There have been few times in my American life when I felt singled out because of my race. These moments dot my memory but are spaced pretty far apart. I've been in Israel for seventeen days and have already had two of these moments.
The first actually occurred at JFK Airport at the El Al security screening. El Al employees question non-Israelis entering and exiting Israel, employing difficult questions such as "What is your father's name?" and "Where are you from?" In my case, the second question immediately preceded, "Where are you originally from?"
This isn't usually a big deal. Before my Birthright flight, I explained to them my origins, from birth in South Korea to adoption in the United States. All went well. This time, however, El Al felt compelled to hold my carry on luggage and separate me and four others from the main group. Once they finished examining our carry on luggage, they walked us to the gate, making sure we stayed within their sight lines at all times.
I am sure they had many legitimate reasons to hold me (including my notoriously sneaky Korean appearance) and would profess to a random selection process. Unfortunately, an event this morning increased my discomfort with looking different in Israel.
Erica left this morning, sadly, and is making her way back to Chicago as I type. This left me without a traveling buddy and, more importantly, without a plug adapter for my computer. Fortunately, a cell phone store nearby has these adapters so I walked a couple blocks to the store.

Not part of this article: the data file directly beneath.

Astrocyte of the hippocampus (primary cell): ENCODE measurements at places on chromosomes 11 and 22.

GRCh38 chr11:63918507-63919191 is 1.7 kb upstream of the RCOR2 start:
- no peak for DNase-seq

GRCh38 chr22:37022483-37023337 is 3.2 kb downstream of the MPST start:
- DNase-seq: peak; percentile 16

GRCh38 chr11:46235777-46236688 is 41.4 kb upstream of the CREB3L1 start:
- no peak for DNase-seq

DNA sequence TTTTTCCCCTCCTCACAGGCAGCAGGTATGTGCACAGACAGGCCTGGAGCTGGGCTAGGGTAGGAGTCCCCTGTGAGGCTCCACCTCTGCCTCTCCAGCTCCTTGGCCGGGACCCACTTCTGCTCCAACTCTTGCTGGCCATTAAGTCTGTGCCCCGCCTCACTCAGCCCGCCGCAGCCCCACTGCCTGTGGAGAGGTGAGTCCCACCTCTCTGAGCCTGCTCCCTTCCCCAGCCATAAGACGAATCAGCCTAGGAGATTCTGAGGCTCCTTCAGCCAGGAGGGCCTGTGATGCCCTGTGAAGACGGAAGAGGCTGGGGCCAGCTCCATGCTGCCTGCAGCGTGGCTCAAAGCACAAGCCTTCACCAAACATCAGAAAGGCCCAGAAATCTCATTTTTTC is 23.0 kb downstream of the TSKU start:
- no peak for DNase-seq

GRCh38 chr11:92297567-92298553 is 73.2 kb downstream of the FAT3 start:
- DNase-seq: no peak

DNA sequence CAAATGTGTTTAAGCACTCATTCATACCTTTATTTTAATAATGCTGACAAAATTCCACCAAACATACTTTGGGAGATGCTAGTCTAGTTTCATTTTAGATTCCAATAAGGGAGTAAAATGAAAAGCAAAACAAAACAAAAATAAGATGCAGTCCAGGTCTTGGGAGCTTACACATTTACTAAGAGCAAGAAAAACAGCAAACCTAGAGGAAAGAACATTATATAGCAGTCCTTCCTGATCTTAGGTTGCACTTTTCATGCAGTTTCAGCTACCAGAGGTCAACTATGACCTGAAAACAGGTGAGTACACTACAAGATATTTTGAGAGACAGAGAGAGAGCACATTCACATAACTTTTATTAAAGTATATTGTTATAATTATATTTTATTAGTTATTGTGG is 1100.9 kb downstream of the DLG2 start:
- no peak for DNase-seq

On the way there, a couple Israeli men with walkie-talkies stopped me and two other Asian tourists and asked for our passports. We complied and they waved on the other two. When it was my turn, they asked me where I was from. Chicago, I replied. They talked to each other in Hebrew and flipped through my passport. When did I get here, they asked. A couple weeks ago, I answered. They pointed at the stamp on my passport. Is this the last time you entered the country? Yes, I said, starting to get annoyed. They conferred with one another, then with the walkie-talkie.
After a few seconds, they waved me on. Have a nice day, one said, already walking away. During the entire exchange, they never looked at or stopped anyone who was not Asian.
I understand the need for security. I understand that Israel must be vigilant to remain safe. However, security and safety come at a price. That price is my sense of belonging here, my sense of inclusion. This country will never really accept me for who I am because of the color of my skin. I will always be, in the eyes of many Israelis, an outsider, someone to distrust, question, and suspect because I am different. I will always be part of the excluded.
I suspect there will be more evidence of this in the coming months. In any case, the Sderot post should be done by this evening.